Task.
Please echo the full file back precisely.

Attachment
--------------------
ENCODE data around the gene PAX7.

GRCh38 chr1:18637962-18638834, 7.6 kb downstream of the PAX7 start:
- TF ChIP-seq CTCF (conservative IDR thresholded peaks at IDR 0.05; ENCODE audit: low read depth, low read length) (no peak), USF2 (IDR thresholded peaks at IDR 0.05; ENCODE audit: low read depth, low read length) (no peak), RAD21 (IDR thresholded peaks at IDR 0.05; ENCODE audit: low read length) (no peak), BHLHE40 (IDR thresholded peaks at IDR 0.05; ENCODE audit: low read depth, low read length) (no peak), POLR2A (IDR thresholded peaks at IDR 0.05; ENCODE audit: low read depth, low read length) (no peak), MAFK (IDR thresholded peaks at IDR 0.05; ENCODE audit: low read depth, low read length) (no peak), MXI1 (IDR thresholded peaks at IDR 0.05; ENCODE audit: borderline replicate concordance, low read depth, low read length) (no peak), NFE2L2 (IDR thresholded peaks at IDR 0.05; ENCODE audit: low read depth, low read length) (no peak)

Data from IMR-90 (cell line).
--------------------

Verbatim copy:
ENCODE data around the gene PAX7.

GRCh38 chr1:18637962-18638834, 7.6 kb downstream of the PAX7 start:
- TF ChIP-seq CTCF (conservative IDR thresholded peaks at IDR 0.05; ENCODE audit: low read depth, low read length) (no peak), USF2 (IDR thresholded peaks at IDR 0.05; ENCODE audit: low read depth, low read length) (no peak), RAD21 (IDR thresholded peaks at IDR 0.05; ENCODE audit: low read length) (no peak), BHLHE40 (IDR thresholded peaks at IDR 0.05; ENCODE audit: low read depth, low read length) (no peak), POLR2A (IDR thresholded peaks at IDR 0.05; ENCODE audit: low read depth, low read length) (no peak), MAFK (IDR thresholded peaks at IDR 0.05; ENCODE audit: low read depth, low read length) (no peak), MXI1 (IDR thresholded peaks at IDR 0.05; ENCODE audit: borderline replicate concordance, low read depth, low read length) (no peak), NFE2L2 (IDR thresholded peaks at IDR 0.05; ENCODE audit: low read depth, low read length) (no peak)

Data from IMR-90 (cell line).